Clements & Musker Go Deeper into Princess and the Frog
BD: By contrast, you had a situation with Bruce Smith where his idea for a very vicious death of a character was rejected.
RC: Well, that brings up a point about something we now do at Disney, where, like at Pixar, we screen the animation every day together with all the animators. It's a free forum where everyone critiques and we make decisions on what to do, and when everyone saw that scene, Bruce was kind of shocked at the reaction. It was a great scene but it went too far.
BD: What are you doing next?
RC: We're planning another hand-drawn film. And it's in very early stages right now and we presented some ideas to John that he liked and we're involved in the promotion of this here and overseas, and when that's over we're going to embark on that. But there other hand-drawn films planned ahead of us [beginning with Winnie the Pooh] and our hope is that hand-drawn will continue. That's always been the hope and the intention.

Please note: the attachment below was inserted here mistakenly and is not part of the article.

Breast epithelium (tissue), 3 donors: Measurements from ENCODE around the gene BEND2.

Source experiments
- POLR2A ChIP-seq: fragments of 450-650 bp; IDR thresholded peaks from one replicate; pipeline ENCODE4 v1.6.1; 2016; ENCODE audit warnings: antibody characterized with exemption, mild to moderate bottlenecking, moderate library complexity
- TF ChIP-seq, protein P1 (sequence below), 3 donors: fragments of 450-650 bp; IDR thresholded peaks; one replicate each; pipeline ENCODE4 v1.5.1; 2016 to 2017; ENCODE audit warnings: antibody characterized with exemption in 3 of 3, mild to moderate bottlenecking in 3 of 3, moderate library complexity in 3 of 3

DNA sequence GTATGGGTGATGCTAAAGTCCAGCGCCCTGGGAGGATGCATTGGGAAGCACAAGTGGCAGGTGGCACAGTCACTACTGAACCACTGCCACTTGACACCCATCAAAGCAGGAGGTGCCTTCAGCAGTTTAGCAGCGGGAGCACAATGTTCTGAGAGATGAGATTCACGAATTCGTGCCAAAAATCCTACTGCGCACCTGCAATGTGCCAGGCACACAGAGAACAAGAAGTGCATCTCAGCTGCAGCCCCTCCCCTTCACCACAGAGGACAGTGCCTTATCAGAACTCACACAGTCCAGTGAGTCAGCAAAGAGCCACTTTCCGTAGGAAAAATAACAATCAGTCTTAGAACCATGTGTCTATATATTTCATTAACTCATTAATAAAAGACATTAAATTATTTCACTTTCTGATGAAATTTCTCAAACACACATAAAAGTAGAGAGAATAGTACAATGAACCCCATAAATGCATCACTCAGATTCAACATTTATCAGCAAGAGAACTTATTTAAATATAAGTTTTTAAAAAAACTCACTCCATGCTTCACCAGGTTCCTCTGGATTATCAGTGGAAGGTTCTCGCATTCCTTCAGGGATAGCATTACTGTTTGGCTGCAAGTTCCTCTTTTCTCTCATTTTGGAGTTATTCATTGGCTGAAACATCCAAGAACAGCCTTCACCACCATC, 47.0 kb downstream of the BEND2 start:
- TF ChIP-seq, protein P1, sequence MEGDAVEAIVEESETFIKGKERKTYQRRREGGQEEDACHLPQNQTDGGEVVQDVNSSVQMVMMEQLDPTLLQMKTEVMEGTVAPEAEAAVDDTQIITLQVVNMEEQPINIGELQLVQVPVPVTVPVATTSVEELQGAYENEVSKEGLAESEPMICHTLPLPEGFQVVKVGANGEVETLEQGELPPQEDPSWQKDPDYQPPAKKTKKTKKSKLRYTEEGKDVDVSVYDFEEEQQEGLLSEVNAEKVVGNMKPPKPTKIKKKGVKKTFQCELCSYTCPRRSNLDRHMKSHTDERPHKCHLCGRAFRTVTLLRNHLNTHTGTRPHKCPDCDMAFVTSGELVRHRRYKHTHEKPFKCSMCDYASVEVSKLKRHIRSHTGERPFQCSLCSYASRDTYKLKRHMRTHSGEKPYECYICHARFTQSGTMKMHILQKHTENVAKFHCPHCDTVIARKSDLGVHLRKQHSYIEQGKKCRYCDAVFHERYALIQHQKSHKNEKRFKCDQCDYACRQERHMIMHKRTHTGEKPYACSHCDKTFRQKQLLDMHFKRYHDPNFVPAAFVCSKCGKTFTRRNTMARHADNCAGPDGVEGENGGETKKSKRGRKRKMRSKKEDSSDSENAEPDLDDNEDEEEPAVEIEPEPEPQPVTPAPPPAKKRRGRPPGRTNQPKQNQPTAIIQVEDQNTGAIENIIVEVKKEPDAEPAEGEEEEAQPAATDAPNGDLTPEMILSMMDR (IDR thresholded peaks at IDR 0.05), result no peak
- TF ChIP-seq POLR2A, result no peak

RC: It's a little early but some are fairy tales and some are not.
BD: And what is Ed Catmull's contribution in helping with a more efficient pipeline, including going paperless?
RC: We tried going paperless on this movie, actually, and we did do paperless effects animation and that worked out. But with rough animation and cleanup there were problems and it didn't seem to be practical with this movie, so we went with hand-drawn on paper. But paperless could happen in the future. Ed's a great guy and is one of the smartest men in the world and is a problem solver and had a great impact on this film. It's a very ambitious movie and was done very efficiently, which is good for the future of this medium given the economic environment that we're in.
Bill Desowitz is senior editor of AWN & VFXWorld.